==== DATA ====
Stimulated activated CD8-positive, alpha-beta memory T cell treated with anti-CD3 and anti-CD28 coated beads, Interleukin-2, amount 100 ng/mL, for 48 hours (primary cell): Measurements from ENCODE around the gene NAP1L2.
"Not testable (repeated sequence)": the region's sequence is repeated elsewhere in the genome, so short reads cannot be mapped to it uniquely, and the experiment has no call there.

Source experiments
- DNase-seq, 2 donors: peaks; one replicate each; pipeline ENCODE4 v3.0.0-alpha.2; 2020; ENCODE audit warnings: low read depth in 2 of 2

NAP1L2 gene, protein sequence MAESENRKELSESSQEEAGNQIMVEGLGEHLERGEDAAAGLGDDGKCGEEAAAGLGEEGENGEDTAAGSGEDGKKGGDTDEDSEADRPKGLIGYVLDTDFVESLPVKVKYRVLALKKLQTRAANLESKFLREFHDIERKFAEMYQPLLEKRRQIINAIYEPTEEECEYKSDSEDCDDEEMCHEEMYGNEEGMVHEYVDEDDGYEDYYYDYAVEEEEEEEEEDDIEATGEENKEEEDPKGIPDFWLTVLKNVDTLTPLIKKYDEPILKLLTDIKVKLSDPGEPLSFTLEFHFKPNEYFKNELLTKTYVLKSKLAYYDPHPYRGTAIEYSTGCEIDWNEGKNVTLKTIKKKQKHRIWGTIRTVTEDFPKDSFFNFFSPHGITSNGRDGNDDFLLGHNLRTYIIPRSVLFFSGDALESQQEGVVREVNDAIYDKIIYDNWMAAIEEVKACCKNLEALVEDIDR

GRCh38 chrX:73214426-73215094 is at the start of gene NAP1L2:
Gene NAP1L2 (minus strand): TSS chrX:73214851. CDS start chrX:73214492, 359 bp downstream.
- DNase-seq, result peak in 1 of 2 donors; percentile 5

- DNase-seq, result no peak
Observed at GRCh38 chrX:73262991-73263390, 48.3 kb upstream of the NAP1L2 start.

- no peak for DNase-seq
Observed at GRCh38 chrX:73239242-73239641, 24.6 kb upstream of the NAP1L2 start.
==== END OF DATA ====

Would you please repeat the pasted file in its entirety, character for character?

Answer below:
Stimulated activated CD8-positive, alpha-beta memory T cell treated with anti-CD3 and anti-CD28 coated beads, Interleukin-2, amount 100 ng/mL, for 48 hours (primary cell): Measurements from ENCODE around the gene NAP1L2.
"Not testable (repeated sequence)": the region's sequence is repeated elsewhere in the genome, so short reads cannot be mapped to it uniquely, and the experiment has no call there.

Source experiments
- DNase-seq, 2 donors: peaks; one replicate each; pipeline ENCODE4 v3.0.0-alpha.2; 2020; ENCODE audit warnings: low read depth in 2 of 2

NAP1L2 gene, protein sequence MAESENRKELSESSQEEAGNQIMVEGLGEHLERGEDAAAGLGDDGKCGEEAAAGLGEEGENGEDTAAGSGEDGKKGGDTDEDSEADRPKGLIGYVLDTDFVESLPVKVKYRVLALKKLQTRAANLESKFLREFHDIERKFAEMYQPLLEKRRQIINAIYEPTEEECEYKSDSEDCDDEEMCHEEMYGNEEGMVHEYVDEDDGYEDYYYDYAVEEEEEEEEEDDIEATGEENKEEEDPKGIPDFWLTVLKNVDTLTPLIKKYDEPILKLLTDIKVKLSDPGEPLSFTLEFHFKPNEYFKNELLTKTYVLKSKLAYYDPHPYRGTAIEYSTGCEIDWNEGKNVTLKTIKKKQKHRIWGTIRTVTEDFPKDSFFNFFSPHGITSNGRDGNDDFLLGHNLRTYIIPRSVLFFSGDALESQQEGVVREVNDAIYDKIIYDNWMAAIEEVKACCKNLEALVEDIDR

GRCh38 chrX:73214426-73215094 is at the start of gene NAP1L2:
Gene NAP1L2 (minus strand): TSS chrX:73214851. CDS start chrX:73214492, 359 bp downstream.
- DNase-seq, result peak in 1 of 2 donors; percentile 5

- DNase-seq, result no peak
Observed at GRCh38 chrX:73262991-73263390, 48.3 kb upstream of the NAP1L2 start.

- no peak for DNase-seq
Observed at GRCh38 chrX:73239242-73239641, 24.6 kb upstream of the NAP1L2 start.